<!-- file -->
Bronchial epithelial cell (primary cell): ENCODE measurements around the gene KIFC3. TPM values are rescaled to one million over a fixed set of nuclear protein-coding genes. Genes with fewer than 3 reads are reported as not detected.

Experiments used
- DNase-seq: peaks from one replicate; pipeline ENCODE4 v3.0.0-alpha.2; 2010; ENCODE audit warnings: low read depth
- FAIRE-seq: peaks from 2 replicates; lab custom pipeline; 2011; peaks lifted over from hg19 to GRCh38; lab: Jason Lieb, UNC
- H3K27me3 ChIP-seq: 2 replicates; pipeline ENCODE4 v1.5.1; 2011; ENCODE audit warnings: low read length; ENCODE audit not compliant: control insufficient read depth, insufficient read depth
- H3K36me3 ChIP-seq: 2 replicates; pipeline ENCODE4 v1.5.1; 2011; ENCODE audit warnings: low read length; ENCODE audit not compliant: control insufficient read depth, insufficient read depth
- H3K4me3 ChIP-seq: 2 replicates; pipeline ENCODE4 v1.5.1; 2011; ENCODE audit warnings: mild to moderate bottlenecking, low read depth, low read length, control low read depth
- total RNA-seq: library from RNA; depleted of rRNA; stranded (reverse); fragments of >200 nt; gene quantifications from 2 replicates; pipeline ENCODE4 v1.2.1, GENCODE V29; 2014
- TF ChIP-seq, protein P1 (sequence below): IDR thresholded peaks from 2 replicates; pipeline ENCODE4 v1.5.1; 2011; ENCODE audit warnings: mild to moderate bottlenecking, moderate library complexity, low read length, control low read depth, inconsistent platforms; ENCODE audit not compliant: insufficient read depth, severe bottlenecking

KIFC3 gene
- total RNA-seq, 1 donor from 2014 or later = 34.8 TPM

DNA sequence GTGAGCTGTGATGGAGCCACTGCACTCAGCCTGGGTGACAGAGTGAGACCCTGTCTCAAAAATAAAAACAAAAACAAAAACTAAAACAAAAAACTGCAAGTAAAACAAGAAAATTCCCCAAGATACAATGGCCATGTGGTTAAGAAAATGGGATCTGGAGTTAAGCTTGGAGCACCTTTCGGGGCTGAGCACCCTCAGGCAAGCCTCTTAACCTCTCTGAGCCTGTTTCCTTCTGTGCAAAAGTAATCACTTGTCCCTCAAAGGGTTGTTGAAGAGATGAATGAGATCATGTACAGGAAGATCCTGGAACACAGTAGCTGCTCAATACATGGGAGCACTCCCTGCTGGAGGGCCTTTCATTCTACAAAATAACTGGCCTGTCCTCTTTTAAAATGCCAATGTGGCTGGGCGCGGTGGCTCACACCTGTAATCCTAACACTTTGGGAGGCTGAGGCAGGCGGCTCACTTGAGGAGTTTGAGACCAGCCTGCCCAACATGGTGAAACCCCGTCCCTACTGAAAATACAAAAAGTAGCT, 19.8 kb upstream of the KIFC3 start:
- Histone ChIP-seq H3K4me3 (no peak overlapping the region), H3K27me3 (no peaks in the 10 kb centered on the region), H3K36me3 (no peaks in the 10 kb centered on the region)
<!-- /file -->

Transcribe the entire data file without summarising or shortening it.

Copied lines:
Bronchial epithelial cell (primary cell): ENCODE measurements around the gene KIFC3. TPM values are rescaled to one million over a fixed set of nuclear protein-coding genes. Genes with fewer than 3 reads are reported as not detected.

Experiments used
- DNase-seq: peaks from one replicate; pipeline ENCODE4 v3.0.0-alpha.2; 2010; ENCODE audit warnings: low read depth
- FAIRE-seq: peaks from 2 replicates; lab custom pipeline; 2011; peaks lifted over from hg19 to GRCh38; lab: Jason Lieb, UNC
- H3K27me3 ChIP-seq: 2 replicates; pipeline ENCODE4 v1.5.1; 2011; ENCODE audit warnings: low read length; ENCODE audit not compliant: control insufficient read depth, insufficient read depth
- H3K36me3 ChIP-seq: 2 replicates; pipeline ENCODE4 v1.5.1; 2011; ENCODE audit warnings: low read length; ENCODE audit not compliant: control insufficient read depth, insufficient read depth
- H3K4me3 ChIP-seq: 2 replicates; pipeline ENCODE4 v1.5.1; 2011; ENCODE audit warnings: mild to moderate bottlenecking, low read depth, low read length, control low read depth
- total RNA-seq: library from RNA; depleted of rRNA; stranded (reverse); fragments of >200 nt; gene quantifications from 2 replicates; pipeline ENCODE4 v1.2.1, GENCODE V29; 2014
- TF ChIP-seq, protein P1 (sequence below): IDR thresholded peaks from 2 replicates; pipeline ENCODE4 v1.5.1; 2011; ENCODE audit warnings: mild to moderate bottlenecking, moderate library complexity, low read length, control low read depth, inconsistent platforms; ENCODE audit not compliant: insufficient read depth, severe bottlenecking

KIFC3 gene
- total RNA-seq, 1 donor from 2014 or later = 34.8 TPM

DNA sequence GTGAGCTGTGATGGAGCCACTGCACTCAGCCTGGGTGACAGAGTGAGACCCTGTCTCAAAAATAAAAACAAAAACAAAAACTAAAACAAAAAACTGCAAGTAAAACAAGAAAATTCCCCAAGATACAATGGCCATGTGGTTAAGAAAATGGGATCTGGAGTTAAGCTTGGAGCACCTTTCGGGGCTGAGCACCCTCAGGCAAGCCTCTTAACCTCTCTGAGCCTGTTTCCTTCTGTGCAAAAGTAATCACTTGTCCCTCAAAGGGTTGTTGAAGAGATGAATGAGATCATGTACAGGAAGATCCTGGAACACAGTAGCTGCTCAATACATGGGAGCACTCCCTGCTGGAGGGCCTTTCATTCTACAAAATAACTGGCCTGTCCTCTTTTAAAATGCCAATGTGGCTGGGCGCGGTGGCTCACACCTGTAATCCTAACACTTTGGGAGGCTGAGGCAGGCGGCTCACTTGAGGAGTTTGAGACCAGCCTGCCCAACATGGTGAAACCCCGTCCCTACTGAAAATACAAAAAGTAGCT, 19.8 kb upstream of the KIFC3 start:
- Histone ChIP-seq H3K4me3 (no peak overlapping the region), H3K27me3 (no peaks in the 10 kb centered on the region), H3K36me3 (no peaks in the 10 kb centered on the region)